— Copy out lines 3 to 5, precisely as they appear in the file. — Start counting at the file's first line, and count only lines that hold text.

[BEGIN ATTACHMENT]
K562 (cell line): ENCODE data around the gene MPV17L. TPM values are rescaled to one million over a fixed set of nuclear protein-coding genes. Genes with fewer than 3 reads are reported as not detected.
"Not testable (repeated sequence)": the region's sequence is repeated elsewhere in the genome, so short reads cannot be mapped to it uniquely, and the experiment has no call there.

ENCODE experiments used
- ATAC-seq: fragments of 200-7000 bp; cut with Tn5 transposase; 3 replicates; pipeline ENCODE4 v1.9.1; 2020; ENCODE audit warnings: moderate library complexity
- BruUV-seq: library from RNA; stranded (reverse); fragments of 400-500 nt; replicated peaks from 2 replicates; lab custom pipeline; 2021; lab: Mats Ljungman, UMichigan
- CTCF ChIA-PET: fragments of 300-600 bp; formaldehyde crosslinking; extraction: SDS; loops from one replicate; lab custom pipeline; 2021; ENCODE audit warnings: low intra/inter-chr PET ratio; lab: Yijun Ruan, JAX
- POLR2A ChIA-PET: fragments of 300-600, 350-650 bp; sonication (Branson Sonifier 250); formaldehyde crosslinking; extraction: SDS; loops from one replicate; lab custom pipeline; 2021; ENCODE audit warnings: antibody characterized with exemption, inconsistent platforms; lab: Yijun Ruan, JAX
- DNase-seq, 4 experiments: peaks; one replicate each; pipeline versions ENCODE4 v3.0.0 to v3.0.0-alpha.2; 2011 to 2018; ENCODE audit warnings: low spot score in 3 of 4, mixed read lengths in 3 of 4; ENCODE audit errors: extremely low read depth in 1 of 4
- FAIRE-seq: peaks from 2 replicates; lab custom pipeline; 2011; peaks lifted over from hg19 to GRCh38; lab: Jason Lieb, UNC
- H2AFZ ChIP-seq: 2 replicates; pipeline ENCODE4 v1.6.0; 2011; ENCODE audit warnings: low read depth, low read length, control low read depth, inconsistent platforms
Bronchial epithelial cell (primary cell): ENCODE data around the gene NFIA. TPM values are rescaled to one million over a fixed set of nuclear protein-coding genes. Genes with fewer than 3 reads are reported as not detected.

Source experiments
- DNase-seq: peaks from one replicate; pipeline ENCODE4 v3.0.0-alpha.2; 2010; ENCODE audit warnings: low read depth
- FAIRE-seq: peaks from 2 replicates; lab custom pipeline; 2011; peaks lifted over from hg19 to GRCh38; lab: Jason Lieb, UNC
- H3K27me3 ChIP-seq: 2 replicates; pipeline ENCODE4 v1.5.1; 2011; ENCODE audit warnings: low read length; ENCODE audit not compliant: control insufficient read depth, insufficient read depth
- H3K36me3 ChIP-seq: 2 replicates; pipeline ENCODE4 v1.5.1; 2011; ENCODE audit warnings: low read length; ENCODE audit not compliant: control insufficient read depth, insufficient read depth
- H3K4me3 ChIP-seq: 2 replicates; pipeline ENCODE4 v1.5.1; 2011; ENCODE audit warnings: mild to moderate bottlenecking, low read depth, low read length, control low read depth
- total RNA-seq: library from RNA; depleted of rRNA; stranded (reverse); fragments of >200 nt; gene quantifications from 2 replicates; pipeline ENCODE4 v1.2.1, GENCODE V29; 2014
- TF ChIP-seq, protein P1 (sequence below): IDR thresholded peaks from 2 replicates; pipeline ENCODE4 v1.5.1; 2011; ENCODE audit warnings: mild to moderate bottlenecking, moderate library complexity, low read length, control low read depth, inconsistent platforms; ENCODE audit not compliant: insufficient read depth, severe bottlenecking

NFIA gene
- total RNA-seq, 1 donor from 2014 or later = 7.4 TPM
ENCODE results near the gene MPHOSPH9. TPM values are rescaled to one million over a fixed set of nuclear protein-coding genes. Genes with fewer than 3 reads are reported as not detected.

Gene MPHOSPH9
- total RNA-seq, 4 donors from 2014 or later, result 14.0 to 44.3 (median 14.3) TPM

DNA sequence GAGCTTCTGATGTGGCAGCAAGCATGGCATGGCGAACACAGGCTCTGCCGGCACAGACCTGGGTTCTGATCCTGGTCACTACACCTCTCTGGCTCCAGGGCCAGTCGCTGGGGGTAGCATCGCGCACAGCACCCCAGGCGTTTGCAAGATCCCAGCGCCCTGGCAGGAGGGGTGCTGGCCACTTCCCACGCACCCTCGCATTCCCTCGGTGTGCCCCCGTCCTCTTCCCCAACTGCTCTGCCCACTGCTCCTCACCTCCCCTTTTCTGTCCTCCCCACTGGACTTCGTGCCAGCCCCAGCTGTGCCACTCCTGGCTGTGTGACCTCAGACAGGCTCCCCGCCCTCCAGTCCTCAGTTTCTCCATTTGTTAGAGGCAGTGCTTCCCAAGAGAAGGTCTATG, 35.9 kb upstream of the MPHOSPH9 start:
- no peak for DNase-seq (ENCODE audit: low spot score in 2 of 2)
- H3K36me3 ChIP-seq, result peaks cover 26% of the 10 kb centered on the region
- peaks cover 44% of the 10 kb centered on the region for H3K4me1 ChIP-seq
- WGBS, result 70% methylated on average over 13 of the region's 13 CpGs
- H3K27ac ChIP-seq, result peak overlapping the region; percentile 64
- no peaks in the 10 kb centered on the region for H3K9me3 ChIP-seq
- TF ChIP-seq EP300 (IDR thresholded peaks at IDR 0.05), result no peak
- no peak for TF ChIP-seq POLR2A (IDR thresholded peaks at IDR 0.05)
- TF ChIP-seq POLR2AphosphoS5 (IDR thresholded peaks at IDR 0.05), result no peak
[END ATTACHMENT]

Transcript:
ENCODE experiments used
- ATAC-seq: fragments of 200-7000 bp; cut with Tn5 transposase; 3 replicates; pipeline ENCODE4 v1.9.1; 2020; ENCODE audit warnings: moderate library complexity
- BruUV-seq: library from RNA; stranded (reverse); fragments of 400-500 nt; replicated peaks from 2 replicates; lab custom pipeline; 2021; lab: Mats Ljungman, UMichigan